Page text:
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Wildfire’s march stalls, but residents of towns of Featherville and Pine still urged to prepare for evacuation

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Posted: Friday, August 17, 2012 12:05 am

BOISE — A wildfire advancing toward the small towns of Featherville and Pine has stalled — at least for now.

Fire officials say the reprieve gives crews a chance to take a more aggressive approach in attacking the Trinity Ridge Fire’s edges and interior during operations Thursday.

On Wednesday, authorities urged residents of the two communities to begin pre-evacuation measures as the blaze moved within four miles of Featherville. Dozens of residents began packing belongings and heading out of town.

The blaze started two weeks ago in the Boise National Forest and has scorched more than 108 square miles.

“Yesterday was more of a defensive mode for fire crews with the focus on protecting structures,” said Dave Olson, spokesman for the Boise National Forest. “Today, there will be more opportunities to be more aggressive.”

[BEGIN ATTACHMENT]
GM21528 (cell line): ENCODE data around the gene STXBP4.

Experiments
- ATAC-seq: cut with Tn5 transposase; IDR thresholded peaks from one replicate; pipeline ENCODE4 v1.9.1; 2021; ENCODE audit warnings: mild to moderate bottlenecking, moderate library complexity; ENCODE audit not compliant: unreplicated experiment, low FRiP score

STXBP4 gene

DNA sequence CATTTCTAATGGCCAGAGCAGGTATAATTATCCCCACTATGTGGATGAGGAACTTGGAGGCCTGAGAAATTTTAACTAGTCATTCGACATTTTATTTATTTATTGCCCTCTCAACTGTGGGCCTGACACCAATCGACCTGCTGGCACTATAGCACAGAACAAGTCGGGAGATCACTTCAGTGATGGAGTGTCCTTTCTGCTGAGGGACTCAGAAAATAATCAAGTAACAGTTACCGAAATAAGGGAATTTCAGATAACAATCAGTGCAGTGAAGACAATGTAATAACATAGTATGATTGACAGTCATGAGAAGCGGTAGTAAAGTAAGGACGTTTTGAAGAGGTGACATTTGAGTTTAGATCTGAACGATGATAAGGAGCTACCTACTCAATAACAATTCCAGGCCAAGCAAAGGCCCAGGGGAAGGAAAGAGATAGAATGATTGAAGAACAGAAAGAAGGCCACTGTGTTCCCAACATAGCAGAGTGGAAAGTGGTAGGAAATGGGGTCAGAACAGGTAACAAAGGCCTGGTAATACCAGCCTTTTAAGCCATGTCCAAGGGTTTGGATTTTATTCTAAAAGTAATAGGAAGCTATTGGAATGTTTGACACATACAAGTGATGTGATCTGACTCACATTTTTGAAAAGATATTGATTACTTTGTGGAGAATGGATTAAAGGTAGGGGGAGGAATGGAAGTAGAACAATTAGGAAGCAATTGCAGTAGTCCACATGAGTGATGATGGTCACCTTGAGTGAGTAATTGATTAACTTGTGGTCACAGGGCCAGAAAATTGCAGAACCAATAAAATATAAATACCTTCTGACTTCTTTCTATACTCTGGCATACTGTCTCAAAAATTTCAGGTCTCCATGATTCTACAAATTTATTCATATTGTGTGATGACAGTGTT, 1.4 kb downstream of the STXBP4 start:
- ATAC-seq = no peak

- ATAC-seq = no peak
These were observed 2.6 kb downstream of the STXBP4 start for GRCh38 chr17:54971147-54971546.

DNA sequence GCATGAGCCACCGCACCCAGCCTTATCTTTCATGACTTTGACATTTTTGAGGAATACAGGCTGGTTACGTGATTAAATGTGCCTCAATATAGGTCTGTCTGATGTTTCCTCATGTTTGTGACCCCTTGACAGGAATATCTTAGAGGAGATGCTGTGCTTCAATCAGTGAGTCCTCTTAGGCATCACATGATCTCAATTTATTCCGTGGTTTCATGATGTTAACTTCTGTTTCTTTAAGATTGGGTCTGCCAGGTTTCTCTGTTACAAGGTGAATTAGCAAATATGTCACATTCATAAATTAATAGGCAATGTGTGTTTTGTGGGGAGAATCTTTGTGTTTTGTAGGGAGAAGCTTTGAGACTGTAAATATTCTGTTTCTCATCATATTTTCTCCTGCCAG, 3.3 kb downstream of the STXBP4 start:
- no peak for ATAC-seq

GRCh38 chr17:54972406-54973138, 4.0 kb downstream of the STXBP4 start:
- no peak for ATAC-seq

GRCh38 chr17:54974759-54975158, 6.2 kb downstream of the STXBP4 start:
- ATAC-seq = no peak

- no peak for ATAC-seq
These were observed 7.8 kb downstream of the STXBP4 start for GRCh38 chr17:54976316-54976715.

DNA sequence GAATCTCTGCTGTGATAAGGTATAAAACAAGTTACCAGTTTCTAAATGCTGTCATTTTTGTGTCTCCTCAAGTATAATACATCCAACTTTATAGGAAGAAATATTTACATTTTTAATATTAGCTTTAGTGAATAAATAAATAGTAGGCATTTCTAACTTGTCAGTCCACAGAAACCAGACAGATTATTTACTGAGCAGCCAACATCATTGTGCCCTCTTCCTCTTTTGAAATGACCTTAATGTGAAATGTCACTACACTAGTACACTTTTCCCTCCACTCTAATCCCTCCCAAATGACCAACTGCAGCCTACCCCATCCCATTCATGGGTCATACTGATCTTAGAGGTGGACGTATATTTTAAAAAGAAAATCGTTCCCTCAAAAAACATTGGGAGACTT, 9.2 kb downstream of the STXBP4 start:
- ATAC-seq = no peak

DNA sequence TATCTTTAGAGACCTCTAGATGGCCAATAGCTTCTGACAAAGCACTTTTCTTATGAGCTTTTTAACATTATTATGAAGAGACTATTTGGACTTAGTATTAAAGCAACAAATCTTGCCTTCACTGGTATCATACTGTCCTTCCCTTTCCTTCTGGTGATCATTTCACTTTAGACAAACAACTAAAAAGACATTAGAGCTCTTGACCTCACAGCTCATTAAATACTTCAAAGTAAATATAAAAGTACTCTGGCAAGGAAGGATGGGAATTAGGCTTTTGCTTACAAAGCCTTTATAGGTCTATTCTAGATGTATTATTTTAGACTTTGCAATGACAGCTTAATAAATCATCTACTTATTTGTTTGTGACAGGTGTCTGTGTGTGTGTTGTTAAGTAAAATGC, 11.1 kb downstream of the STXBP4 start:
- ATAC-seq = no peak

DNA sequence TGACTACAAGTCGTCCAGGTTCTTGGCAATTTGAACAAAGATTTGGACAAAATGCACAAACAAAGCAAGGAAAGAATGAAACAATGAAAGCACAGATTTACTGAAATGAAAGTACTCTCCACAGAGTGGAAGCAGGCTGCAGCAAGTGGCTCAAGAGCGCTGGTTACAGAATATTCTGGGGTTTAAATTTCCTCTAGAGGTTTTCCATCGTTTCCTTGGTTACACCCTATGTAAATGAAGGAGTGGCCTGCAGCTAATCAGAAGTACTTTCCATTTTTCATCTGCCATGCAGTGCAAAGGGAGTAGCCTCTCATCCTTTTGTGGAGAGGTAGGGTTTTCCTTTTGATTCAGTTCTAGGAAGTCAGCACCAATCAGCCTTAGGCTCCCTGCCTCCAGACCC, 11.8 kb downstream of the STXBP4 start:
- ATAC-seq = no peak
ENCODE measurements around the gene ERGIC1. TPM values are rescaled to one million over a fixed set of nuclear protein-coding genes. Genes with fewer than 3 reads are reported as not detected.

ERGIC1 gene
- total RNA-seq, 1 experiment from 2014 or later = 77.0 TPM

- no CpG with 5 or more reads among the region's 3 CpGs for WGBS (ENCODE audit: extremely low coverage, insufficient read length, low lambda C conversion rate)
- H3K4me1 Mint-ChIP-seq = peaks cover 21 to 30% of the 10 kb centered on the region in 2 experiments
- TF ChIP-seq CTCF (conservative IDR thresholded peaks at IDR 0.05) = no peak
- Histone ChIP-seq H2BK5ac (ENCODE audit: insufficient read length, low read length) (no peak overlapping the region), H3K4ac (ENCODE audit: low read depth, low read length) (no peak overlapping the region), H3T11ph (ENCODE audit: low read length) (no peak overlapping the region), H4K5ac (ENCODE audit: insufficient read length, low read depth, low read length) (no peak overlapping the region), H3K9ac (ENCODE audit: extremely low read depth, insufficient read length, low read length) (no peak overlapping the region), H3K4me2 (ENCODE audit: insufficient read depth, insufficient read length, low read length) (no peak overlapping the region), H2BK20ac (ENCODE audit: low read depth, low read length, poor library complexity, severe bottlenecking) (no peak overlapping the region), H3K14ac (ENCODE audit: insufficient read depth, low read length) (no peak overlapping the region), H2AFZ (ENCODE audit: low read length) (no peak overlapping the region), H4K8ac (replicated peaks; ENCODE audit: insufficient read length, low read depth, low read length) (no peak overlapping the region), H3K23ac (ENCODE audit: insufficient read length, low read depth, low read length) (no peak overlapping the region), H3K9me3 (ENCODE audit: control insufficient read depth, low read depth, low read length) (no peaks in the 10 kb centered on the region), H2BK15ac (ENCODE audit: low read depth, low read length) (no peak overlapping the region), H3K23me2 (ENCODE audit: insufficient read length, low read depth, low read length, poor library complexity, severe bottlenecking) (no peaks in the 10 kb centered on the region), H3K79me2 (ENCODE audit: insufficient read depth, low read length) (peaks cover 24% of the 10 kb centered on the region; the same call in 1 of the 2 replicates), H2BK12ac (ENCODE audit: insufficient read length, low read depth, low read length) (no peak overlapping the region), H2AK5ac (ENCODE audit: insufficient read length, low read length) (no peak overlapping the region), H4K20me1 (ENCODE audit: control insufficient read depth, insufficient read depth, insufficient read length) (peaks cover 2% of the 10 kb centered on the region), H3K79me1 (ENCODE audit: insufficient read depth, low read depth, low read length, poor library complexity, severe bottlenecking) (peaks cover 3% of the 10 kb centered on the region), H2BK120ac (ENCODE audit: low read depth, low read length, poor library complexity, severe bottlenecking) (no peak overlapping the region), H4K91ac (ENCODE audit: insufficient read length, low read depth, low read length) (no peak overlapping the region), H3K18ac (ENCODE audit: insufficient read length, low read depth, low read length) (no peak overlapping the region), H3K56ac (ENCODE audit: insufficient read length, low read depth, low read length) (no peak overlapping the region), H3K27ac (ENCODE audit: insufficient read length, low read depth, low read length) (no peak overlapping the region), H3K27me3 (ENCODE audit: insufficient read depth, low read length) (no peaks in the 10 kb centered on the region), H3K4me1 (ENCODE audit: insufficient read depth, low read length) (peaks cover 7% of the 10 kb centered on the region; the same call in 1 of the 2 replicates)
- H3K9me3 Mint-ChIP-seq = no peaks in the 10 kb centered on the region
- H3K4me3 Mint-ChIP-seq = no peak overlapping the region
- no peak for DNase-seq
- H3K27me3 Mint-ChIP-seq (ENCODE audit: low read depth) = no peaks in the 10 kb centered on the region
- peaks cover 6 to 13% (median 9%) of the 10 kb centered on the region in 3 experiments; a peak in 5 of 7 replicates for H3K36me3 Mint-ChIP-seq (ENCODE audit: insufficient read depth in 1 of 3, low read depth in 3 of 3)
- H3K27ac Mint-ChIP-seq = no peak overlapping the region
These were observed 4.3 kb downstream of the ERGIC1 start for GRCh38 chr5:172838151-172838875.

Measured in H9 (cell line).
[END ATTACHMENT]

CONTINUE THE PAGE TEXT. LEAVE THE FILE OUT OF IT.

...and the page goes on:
Olson said the thick plumes of smoke from the fire actually helped slow the fire’s spread on Wednesday.

Meanwhile, Olson says crews have made progress on the Springs Fire near Banks. The blaze is now 75 percent contained.

Crews fighting 12 big fires hoped to take advantage of a brief break from extreme heat and strong winds to protect threatened homes and build lines around fire perimeters.

The advance of the Trinity Ridge Fire toward the small communities of Pine and Featherville stalled Wednesday, giving residents more time to protect their homes and cabins and prepare for a possible evacuation.

In eastern Idaho, growth of the Mustang Complex Fire slowed after days of rapid growth as flames quickly burned stands of timber killed by bark beetle infestation. The fires there have now burned more than 114 square miles and are moving northeast to within three miles of the Montana border.

Idaho Gov. Butch Otter issued a disaster declaration Wednesday because of fire damage. The order clears the way for the Idaho National Guard to get involved in firefighting activities.

Officials said both fires are likely to continue burning until the fall before rain, snow or cooler temperatures move in to shut things down.

© 2015 The Associated Press. All rights reserved. This material may not be published, broadcast, rewritten or redistributed.

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